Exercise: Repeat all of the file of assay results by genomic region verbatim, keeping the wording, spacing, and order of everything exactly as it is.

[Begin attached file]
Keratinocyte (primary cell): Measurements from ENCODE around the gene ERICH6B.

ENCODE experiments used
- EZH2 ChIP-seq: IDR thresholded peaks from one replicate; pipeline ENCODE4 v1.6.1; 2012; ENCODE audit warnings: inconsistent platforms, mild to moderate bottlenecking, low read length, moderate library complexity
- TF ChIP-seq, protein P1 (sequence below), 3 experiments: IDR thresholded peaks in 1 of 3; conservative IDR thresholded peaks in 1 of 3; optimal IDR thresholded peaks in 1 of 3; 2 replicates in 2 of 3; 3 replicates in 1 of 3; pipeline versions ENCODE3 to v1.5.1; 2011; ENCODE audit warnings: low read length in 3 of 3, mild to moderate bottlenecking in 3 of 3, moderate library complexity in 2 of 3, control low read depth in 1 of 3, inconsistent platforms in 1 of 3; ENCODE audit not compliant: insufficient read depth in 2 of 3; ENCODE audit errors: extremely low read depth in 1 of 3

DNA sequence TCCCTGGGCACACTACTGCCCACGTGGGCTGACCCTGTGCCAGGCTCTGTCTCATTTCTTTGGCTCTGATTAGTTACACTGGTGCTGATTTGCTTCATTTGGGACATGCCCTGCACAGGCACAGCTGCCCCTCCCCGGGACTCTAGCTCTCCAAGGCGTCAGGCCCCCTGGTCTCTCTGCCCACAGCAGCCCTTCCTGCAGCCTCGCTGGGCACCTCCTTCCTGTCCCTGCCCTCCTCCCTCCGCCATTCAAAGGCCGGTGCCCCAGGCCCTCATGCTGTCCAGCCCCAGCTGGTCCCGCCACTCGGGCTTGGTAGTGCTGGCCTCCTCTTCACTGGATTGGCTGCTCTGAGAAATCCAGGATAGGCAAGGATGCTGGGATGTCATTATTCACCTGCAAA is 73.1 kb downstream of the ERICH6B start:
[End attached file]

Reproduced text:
Keratinocyte (primary cell): Measurements from ENCODE around the gene ERICH6B.

ENCODE experiments used
- EZH2 ChIP-seq: IDR thresholded peaks from one replicate; pipeline ENCODE4 v1.6.1; 2012; ENCODE audit warnings: inconsistent platforms, mild to moderate bottlenecking, low read length, moderate library complexity
- TF ChIP-seq, protein P1 (sequence below), 3 experiments: IDR thresholded peaks in 1 of 3; conservative IDR thresholded peaks in 1 of 3; optimal IDR thresholded peaks in 1 of 3; 2 replicates in 2 of 3; 3 replicates in 1 of 3; pipeline versions ENCODE3 to v1.5.1; 2011; ENCODE audit warnings: low read length in 3 of 3, mild to moderate bottlenecking in 3 of 3, moderate library complexity in 2 of 3, control low read depth in 1 of 3, inconsistent platforms in 1 of 3; ENCODE audit not compliant: insufficient read depth in 2 of 3; ENCODE audit errors: extremely low read depth in 1 of 3

DNA sequence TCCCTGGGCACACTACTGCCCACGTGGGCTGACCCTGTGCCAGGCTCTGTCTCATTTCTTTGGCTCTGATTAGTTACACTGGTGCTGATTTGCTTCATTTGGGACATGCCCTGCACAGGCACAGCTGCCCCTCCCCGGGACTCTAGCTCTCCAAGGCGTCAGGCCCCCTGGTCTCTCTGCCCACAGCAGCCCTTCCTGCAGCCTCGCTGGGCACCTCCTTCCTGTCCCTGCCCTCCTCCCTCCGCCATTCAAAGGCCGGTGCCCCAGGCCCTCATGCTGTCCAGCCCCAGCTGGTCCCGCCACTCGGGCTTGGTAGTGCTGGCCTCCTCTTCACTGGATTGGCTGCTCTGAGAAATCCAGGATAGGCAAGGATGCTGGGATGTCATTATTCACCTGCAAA is 73.1 kb downstream of the ERICH6B start: